6 Replies Latest reply on Oct 11, 2012 6:06 PM by Arnold Zeuchner

    Drag coefficients of bends; urgent!!

    Arnold Zeuchner



      I am writing my thesis and do not get ahead. I've got a problem with the drag coefficients of pipe bends. Flow Simulation gives me the values do not fit with my literature. It bends're not overly complicated geometry!


      For example: I have a 90° bend (25mm internal diameter, 50mm radius). In my literature (Hofmann / Wasielewski) which is a drag coefficient of 0.14. SW gives me 0.56. I come to this value even if I calculate the resistance coefficient of the tube length of the arc of 78.5 mm (zeta = 0.24).


      So, can me someone help me, to make sure I take the right way? I Calculate with the formula Zeta=delta p/((roh*velocity^2)/2)


      Before I did't for this simple geometry can create right values, I need not come with anything difficult. So please help me....


      Tanks a lot in forward

        • Re: Drag coefficients of bends; urgent!!
          Stephen Petrock

          Hi Arnold,


          It's unfortunate this isn't working as you would expect it. As always when comparing experimental values to hand calculations there will be some difference.


          I think what I would do here would be to apply a local initial mesh to the region where the bend is. This will allow you to create a lot of cells in that area and hopefully you can get the results you're looking for with relatively minimal extra computer overhead.


          The local initial mesh needs to be applied to a body. I would generate a solid around the bend region in SolidWorks. After that, go to component control to disable this. Now this body will not affect the analysis. Apply a local initial mesh to this body and then you can remesh and rerun the analysis.


          This is just a suggestion to help you out. If it doesn't work at least you learned something new .


          Let me know how it goes.

            • Re: Drag coefficients of bends; urgent!!
              Arnold Zeuchner

              Thanks for the quick response Stephen!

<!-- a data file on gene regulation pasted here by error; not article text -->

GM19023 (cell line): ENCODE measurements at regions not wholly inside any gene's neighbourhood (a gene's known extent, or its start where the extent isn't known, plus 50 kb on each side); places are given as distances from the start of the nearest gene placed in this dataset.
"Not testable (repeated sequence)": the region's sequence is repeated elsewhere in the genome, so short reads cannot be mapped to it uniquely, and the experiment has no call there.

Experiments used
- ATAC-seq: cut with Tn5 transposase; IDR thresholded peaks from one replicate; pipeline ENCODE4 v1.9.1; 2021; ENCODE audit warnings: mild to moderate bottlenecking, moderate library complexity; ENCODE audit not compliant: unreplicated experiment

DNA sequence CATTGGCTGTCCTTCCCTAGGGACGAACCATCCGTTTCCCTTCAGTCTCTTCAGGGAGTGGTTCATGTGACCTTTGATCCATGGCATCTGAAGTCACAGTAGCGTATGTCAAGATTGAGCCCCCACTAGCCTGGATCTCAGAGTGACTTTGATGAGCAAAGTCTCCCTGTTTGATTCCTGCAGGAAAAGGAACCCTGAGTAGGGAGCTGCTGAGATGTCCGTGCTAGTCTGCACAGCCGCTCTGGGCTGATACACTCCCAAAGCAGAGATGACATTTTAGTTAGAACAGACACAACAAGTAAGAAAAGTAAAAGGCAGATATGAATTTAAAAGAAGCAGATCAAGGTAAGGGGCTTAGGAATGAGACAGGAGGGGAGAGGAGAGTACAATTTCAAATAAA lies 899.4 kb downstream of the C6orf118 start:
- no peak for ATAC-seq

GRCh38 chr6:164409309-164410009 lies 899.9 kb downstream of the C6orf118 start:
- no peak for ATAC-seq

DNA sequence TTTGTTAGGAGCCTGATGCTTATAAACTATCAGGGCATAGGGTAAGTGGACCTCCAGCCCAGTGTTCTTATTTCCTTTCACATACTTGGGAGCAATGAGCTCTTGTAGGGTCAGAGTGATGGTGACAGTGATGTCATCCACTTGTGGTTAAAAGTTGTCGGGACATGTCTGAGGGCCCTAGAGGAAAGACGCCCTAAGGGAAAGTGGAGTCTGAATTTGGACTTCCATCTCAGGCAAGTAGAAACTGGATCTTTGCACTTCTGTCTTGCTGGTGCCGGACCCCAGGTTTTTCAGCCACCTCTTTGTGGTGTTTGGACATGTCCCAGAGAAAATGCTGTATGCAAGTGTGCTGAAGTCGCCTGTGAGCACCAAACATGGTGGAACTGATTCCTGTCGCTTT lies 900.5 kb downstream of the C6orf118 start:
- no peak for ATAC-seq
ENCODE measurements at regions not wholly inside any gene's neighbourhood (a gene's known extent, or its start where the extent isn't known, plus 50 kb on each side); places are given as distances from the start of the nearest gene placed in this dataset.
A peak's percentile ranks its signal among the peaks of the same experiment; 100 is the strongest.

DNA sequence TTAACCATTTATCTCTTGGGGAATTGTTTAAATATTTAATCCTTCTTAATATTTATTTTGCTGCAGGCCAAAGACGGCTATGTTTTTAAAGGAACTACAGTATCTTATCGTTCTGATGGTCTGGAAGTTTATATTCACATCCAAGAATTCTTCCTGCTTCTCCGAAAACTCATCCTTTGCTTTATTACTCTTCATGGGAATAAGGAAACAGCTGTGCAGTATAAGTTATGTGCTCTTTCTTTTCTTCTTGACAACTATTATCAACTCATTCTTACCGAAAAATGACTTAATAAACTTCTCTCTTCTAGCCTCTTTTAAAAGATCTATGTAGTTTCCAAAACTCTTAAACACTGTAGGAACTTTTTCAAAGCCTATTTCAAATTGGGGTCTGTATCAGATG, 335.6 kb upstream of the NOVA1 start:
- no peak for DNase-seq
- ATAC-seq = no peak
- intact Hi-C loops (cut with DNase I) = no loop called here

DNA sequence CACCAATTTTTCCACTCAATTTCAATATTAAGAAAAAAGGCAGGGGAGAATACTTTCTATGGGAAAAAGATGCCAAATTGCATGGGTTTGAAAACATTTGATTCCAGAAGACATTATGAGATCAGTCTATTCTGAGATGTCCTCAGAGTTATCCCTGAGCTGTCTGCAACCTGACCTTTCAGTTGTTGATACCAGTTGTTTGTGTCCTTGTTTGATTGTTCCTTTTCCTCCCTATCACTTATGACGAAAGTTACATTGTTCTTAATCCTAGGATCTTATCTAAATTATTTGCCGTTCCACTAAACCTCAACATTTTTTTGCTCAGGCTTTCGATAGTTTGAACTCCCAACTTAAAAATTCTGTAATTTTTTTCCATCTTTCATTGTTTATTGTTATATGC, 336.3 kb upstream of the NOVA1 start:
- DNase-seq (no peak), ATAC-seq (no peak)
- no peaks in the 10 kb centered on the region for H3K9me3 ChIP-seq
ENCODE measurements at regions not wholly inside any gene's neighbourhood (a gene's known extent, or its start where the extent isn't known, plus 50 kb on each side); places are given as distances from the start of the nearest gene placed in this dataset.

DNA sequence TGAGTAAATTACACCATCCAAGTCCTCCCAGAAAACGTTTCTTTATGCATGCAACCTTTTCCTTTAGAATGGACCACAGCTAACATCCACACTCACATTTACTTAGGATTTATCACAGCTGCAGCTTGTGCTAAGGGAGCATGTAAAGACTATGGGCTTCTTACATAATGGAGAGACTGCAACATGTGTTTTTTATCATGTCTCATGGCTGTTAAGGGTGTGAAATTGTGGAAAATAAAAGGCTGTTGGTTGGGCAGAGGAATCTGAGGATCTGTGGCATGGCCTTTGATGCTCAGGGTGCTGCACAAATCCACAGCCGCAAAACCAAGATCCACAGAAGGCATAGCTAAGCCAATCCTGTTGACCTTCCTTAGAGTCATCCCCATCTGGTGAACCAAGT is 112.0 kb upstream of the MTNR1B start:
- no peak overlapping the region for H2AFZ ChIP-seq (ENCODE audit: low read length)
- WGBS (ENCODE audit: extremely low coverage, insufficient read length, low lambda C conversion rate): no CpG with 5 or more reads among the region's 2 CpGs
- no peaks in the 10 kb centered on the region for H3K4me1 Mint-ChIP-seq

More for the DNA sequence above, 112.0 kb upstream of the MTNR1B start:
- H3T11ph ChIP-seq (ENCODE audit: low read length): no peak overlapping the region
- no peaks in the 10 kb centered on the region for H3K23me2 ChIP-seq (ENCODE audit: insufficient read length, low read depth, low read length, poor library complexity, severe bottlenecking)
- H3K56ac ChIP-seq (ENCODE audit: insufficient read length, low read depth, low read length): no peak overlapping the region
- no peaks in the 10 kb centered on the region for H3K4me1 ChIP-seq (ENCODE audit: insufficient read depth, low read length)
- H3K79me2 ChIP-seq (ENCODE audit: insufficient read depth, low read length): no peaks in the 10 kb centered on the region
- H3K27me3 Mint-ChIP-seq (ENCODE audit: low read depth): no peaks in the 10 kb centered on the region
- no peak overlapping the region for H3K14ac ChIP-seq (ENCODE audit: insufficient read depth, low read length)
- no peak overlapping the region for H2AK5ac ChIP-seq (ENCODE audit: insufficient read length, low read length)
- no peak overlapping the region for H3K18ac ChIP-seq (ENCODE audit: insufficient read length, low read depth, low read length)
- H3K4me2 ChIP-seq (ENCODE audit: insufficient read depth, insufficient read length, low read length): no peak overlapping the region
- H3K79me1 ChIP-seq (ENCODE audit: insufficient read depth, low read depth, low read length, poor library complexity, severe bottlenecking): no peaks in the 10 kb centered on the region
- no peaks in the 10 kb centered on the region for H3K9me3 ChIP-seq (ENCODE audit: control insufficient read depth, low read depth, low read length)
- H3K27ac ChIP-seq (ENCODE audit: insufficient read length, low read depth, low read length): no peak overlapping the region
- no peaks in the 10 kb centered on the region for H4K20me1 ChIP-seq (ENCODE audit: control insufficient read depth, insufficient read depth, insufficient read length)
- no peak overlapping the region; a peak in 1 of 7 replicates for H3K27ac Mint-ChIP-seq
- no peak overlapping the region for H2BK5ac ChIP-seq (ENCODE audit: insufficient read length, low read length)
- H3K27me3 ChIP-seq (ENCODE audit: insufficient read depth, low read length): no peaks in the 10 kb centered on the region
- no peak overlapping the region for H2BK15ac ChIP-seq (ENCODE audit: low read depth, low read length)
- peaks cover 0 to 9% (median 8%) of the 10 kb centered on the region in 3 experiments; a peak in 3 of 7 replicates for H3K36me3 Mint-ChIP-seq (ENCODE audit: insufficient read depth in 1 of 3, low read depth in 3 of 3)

I have the initial mesh increased to 8, but reached an even worse outcome than the standard mesh.


              That is not for you, Stephen, but maybe that's someone reads from SW.

              Only once as a reminder: The value should be at a ratio of internal diameter and radius (in this case 2) at 0,14. Standard mesh gives me a value of 5 times higher then 0,14 and a mesh with 8 an output of 10 times higher (1.35).

              Of course the simulated value is different from the experimental value. But please, it's a simple elbow, and there is already a difference of I in a flow calculation for this Elbow now take the value of 0.14, or 1.35 to ten times.That means in my spreadsheet that I use ten times the amount of elbows.

              As I said, this is now in my eyes a very simple geometry, which should not cause these deviations.


              Nevertheless, someone has for me yet another solution proposed?


                • Re: Drag coefficients of bends; urgent!!
                  Bill McEachern

                  the above model will never get you what you are seeking. You need to have more upstream and more down stream geometry and you need to sufficient lengths to ensure a well developed flow. You need to put solid in to act as sensors to get the data for just the bend in a well developed flow feild.

                    • Re: Drag coefficients of bends; urgent!!
                      Arnold Zeuchner

                      Hi Bill!


                      I also thank you for your fast answer, but it's not so, if I have a solid as a sensor so I create there turbulences and an additinal hydraulic loss.


                      But your sensor bring me to the piont-goals. I have worked with mesh 8 and point-goals by the inlet und outlet of the elbow and the up and down stream extremely extended. I was good things, but the results showed a zeta value of 0.02.


                      So now comes the thing the other way around. Now is the drag to factor 7 too small.


                      drag with point goals.JPG

                        • Re: Drag coefficients of bends; urgent!!
                          Arnold Zeuchner

                          Sorry, but something is wrong in generally. I have the straight inlet-pipe calculated of pressure loss by Reynolds number and Lamda and compared with the goal values. So if I had (for water, 20 °C, 1 m / s, inside diameter 22.25 mm, length of 2.5 m) the pressure drop calculate, I get a value about 1450Pa. SW tells me in this area 161Pa.


                          Now please not the answer, I need an other up-stream for a well developed flow.

                            • Re: Drag coefficients of bends; urgent!!
                              Bill McEachern

                              did you apply the rght roughness to the pipe? Is the reynolds number inthe right range? You can put in any solid you want and you can disable it so that the program treats it as fluid so the whole turbulence thing is misconstrued. Take a look at the validation file for hydraulic loss and see if you learn anything from that. It is pretty obvious you do not know the ins and outs of the program. You need to construct a simulation that matches the test rig and you need to make sure the assumption inthe hand calc are well accounted for. Good luck.